January 23rd, 2020

dead conscience

"Dead conscience has two degrees. The first is the slumbering (or benumbed) conscience; the second is the seared conscience.

The benumbed conscience is that which does not accuse a man for any sin unless it is grievous or capital, and not always for that, but only in the time of some grievous sickness or calamity. Joseph's brethren were not much troubled in conscience for their villainy in selling their brother till afterwards when they were afflicted with famine and distressed in Egypt (Gen. 42:2). This is the conscience that commonly reigns in the hearts of drowsy Protestants, of all carnal and lukewarm gospellers, and of such as are commonly termed civil honest men, whose apparent integrity will not free them from guilty consciences.

Such a conscience is to be taken heed of as being most dangerous. It is like a wild beast, which so long as he lies asleep, seems very tame and gentle and hurts no man. But when he is roused, he then awakes and flies in a man's face, and offers to pull out his throat. And so it is the manner of [a] dead conscience to lie still and quiet, even through the course of a man's life. And hereupon a sickness or death approaches, it, being awakened by the hand of God, begins to stand up on its legs, and shows its fierce eyes, and offers to rend out even the very throat of the soul. And heathen poets, knowing this right well, have compared evil conscience to Furies pursing men with firebrands." pg. 83 William Perkins 'A Discourse of Conscience' The Works of William Perkins Volume 8
  • Current Mood
    contemplative contemplative

the process of detachment

It is 11:30 AM late Thursday morning here in West Michigan. I just fed our birds and noticed that it is not bitter cold today. It did snow this morning, but now it seems quiet outside. Carol is getting ready to go see a doctor about her sore right knee.

I got up this morning around 6:45 AM. When I got up Carol was in the kitchen washing dishes. She had gotten up this morning around 4 o'clock AM. I made myself a portion of oatmeal for breakfast. Carol had already had a meal so I made oatmeal only for myself. After breakfast I made a fresh pot of coffee and then messed with our main computer. I watched videos on Youtube and checked for e-mail on our main computer. I got off our main computer and wrote in my paper diary. I write every morning something in my diary, I really write off and on all day in my paper diary. I always either reading or writing. I am a Reader and a Writer.

This morning I mainly read from these books-

'Theoretical-Practical Theology-Prolegomena' Volume 1 by Petrus Van Mastricht Translated By Todd M. Rester Edited By Joel R. Beeke

'The Works of William Perkins' Volume 8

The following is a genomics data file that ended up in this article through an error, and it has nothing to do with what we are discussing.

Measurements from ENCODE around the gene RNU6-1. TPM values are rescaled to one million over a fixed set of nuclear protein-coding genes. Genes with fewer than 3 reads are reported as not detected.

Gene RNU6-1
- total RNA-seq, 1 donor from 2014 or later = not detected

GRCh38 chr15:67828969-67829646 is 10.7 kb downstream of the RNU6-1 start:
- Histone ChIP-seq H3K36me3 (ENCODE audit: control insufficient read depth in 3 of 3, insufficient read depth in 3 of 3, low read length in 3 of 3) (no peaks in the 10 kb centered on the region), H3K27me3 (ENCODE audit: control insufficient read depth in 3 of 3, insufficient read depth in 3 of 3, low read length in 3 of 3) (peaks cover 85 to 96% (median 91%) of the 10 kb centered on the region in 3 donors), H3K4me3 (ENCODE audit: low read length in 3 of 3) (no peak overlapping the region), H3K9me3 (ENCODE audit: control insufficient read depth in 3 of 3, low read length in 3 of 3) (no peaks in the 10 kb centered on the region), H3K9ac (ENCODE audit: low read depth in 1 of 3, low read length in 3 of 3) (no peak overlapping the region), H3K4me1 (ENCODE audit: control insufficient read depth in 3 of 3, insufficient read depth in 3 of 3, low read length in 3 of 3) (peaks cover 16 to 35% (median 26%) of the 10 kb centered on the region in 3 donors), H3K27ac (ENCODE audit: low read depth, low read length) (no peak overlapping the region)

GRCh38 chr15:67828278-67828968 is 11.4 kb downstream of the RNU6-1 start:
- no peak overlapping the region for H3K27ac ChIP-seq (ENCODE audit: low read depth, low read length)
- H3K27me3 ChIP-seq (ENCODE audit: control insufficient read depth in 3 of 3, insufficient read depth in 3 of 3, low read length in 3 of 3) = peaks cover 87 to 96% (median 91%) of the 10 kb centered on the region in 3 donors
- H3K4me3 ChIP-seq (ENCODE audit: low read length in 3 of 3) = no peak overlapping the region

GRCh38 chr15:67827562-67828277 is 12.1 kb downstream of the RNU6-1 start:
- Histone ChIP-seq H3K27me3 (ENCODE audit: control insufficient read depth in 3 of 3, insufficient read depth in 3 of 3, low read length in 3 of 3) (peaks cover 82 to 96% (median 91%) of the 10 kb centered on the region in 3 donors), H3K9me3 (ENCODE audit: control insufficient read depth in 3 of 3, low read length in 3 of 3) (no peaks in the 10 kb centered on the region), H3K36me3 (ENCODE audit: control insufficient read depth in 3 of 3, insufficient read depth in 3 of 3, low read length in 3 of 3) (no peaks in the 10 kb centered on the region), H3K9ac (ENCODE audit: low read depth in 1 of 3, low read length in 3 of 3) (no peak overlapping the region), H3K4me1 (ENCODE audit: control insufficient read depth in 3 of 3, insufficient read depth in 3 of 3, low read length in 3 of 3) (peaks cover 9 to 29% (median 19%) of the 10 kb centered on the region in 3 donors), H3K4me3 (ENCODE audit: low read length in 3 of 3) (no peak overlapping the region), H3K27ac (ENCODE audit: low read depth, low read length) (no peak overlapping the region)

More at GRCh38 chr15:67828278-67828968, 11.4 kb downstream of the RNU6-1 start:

'Thomas Merton On Mysticism' by Raymond Bailey

Not much going on this morning. I plan to drift through the rest of this day. Last night I mainly read before going to bed from a book titled, 'Of Time, Work, and Leisure' by Sebastian De Grazia.

Well I will close to face the afternoon hours.
  • Current Mood
    contemplative contemplative

the seared conscience

"The seared conscience is that which does not accuse for any sin, no not for great sins. It is compared by Paul to the part of the man's body which is not only bereft of sense, life, and motion by the gangrene, but also is burned with a searing iron, and therefore must needs be utterly past all feeling (1 Tim. 4:2).

This kind of conscience is not in all men, but in such persons as are become obstinate heretics and notorious malefactors. And it is not in them by nature, but by an increase of the corruption of nature, and that by certain steps and degrees. For naturally, every man has in him blindness and ignorance of mind, are joined some remnants of the light of nature and common conscience. By practice of such sins, the light of nature is extinguished. And then comes the reprobate mind, which judges evil good and good evil. After this follows the seared conscience, in which there is no feeling or remorse. And after this comes an exceeding greediness to all manner of sin (Eph. 4:18; Rom. 1:28).

Here it may be demanded, How shall men's consciences accuse them in the day of judgment, if they are thus benumbed and seared in this life? Answer. It is said that at the last judgment all shall be brought before Christ, and that the books then shall be opened (Rev. 20:12). Among these books, no doubt, conscience is one. Wherefore, though a dead conscience in this life is as a closed or sealed book, because it does either little or nothing accuse, yet after this life it shall be as a book laid open; because God shall enlighten it, and so stir it up by His mighty power that is shall be able to reveal and discover all the sins that a man ever committed." pg. 83,84 William Perkins 'A Discourse of Conscience' The Works of William Perkins Volume 8
  • Current Mood
    contemplative contemplative